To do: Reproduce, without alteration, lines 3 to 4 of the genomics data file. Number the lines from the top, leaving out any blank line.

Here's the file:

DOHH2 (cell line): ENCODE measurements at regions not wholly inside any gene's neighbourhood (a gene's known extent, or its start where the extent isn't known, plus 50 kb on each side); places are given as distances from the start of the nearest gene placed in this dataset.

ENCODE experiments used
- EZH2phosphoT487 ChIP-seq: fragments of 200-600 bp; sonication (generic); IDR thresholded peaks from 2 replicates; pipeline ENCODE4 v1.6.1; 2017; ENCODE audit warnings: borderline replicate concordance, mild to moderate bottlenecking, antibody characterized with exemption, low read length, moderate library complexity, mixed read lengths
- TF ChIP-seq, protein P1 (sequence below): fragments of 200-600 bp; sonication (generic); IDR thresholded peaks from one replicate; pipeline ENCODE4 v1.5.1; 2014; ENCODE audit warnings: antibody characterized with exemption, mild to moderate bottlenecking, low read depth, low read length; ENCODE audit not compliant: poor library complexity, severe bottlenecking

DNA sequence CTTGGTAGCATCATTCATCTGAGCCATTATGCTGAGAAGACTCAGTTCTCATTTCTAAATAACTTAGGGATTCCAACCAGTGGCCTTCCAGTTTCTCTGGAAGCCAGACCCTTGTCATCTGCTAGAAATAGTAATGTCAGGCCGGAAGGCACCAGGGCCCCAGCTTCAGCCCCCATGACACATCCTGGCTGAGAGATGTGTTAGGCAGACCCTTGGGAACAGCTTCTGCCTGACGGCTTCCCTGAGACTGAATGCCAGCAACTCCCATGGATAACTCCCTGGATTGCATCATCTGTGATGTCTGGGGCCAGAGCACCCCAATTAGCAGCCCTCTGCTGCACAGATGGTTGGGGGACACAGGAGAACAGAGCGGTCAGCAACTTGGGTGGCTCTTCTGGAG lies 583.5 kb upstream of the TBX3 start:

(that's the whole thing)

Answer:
- EZH2phosphoT487 ChIP-seq: fragments of 200-600 bp; sonication (generic); IDR thresholded peaks from 2 replicates; pipeline ENCODE4 v1.6.1; 2017; ENCODE audit warnings: borderline replicate concordance, mild to moderate bottlenecking, antibody characterized with exemption, low read length, moderate library complexity, mixed read lengths
- TF ChIP-seq, protein P1 (sequence below): fragments of 200-600 bp; sonication (generic); IDR thresholded peaks from one replicate; pipeline ENCODE4 v1.5.1; 2014; ENCODE audit warnings: antibody characterized with exemption, mild to moderate bottlenecking, low read depth, low read length; ENCODE audit not compliant: poor library complexity, severe bottlenecking